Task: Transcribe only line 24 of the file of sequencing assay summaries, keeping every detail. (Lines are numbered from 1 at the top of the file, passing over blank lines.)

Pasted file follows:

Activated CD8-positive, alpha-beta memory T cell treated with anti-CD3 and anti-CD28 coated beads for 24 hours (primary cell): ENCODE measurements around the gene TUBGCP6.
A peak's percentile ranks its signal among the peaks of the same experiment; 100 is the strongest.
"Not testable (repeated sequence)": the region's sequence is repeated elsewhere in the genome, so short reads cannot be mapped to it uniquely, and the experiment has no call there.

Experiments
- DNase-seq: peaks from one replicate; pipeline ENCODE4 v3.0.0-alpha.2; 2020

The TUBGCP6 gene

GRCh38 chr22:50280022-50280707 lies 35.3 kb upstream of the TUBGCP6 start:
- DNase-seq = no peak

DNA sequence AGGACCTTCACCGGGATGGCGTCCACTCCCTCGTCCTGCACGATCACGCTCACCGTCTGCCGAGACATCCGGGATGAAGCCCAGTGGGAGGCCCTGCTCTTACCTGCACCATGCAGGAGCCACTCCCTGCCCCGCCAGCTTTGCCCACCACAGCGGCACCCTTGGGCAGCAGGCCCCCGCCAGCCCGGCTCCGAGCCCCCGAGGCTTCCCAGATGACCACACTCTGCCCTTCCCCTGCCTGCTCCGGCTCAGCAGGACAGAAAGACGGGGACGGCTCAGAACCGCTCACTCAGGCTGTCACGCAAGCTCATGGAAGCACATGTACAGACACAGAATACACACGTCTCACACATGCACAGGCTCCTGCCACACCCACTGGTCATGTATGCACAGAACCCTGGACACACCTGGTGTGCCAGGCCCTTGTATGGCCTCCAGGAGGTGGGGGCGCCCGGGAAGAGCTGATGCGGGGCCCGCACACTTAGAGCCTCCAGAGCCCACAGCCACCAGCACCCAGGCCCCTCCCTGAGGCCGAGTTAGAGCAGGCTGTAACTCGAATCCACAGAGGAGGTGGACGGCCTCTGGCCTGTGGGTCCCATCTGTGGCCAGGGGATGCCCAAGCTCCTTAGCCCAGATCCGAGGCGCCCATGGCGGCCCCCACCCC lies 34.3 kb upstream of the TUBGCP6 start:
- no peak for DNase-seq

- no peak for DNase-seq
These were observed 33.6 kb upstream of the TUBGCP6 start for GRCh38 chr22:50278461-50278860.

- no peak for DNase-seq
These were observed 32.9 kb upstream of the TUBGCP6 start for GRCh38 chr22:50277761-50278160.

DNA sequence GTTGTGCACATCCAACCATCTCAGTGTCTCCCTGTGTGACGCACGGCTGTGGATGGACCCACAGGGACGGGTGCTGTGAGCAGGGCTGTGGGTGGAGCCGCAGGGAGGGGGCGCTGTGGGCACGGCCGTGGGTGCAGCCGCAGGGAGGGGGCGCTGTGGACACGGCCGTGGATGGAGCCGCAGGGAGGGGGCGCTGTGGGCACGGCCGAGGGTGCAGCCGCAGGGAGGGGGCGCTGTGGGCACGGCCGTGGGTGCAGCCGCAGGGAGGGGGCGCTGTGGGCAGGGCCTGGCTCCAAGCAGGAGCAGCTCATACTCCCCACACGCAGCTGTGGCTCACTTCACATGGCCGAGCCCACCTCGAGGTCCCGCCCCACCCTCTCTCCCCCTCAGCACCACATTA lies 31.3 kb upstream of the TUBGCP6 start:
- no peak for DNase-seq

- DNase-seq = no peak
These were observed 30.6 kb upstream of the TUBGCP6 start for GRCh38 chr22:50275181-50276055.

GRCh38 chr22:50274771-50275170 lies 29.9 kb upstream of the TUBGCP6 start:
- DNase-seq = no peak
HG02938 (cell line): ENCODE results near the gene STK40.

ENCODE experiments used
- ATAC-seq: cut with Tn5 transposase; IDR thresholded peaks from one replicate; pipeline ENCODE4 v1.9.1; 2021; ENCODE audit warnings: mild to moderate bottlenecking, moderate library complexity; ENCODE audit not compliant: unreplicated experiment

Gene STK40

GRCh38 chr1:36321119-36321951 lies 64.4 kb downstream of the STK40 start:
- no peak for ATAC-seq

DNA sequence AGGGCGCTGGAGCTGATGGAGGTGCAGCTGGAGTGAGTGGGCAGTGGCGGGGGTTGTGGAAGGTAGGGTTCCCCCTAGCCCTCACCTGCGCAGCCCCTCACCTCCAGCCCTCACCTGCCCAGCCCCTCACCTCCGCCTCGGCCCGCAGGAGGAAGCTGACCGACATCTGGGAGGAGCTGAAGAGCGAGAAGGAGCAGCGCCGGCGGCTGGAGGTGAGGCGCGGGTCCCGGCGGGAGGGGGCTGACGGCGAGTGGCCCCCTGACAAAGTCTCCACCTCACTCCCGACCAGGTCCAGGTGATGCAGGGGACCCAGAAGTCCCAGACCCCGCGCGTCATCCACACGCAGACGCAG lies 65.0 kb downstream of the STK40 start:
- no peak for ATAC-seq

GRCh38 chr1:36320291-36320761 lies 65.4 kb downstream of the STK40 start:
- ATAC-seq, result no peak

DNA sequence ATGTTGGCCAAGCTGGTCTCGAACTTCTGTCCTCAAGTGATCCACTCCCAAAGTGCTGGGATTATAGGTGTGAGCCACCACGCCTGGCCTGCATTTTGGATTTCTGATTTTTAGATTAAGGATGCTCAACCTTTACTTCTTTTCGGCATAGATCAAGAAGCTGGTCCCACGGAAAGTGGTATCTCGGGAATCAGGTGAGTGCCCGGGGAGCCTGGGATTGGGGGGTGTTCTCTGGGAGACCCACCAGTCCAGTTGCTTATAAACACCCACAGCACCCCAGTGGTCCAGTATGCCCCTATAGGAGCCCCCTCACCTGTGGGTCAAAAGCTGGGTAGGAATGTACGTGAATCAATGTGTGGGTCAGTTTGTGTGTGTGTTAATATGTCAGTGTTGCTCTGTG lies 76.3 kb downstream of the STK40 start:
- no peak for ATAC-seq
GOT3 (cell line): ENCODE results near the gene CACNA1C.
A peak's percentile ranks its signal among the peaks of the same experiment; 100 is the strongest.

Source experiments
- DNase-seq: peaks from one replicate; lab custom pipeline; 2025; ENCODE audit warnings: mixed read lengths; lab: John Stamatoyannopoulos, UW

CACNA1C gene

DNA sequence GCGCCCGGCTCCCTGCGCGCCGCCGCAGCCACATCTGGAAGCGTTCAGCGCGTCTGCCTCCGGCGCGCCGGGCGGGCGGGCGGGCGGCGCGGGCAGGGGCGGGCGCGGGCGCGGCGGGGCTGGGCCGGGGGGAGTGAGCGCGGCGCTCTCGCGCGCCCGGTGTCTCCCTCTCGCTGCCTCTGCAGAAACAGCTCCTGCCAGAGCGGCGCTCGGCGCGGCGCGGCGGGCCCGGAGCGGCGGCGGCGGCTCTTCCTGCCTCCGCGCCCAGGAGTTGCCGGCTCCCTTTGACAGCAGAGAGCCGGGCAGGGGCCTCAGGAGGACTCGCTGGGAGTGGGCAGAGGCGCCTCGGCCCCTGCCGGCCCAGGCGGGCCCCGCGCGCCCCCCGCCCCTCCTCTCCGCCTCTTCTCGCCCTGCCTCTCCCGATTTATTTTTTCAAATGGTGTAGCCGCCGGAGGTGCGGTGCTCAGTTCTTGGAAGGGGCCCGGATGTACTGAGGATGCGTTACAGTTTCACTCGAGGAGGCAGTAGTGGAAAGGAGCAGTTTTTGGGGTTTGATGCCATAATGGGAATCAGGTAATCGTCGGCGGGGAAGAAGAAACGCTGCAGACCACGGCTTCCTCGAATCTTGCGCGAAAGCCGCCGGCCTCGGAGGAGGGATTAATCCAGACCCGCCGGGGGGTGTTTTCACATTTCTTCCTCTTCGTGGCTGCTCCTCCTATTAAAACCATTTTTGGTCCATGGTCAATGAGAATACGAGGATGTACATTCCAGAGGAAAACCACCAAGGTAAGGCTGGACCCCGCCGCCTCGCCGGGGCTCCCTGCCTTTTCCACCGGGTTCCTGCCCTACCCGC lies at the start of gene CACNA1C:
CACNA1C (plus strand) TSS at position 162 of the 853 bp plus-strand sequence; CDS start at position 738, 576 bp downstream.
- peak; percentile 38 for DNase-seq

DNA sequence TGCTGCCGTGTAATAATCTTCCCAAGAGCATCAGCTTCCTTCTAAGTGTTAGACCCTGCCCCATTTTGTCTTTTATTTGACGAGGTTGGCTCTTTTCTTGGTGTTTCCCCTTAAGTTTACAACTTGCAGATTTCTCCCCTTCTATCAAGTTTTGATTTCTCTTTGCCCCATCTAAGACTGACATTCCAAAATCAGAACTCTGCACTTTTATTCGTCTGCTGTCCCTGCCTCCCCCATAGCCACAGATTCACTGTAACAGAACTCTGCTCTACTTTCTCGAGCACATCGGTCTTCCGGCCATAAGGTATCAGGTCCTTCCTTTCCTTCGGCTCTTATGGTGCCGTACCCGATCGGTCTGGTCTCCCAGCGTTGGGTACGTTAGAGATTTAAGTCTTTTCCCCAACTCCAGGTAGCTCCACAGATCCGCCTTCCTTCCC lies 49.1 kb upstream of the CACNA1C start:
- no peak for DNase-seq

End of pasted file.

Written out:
Gene STK40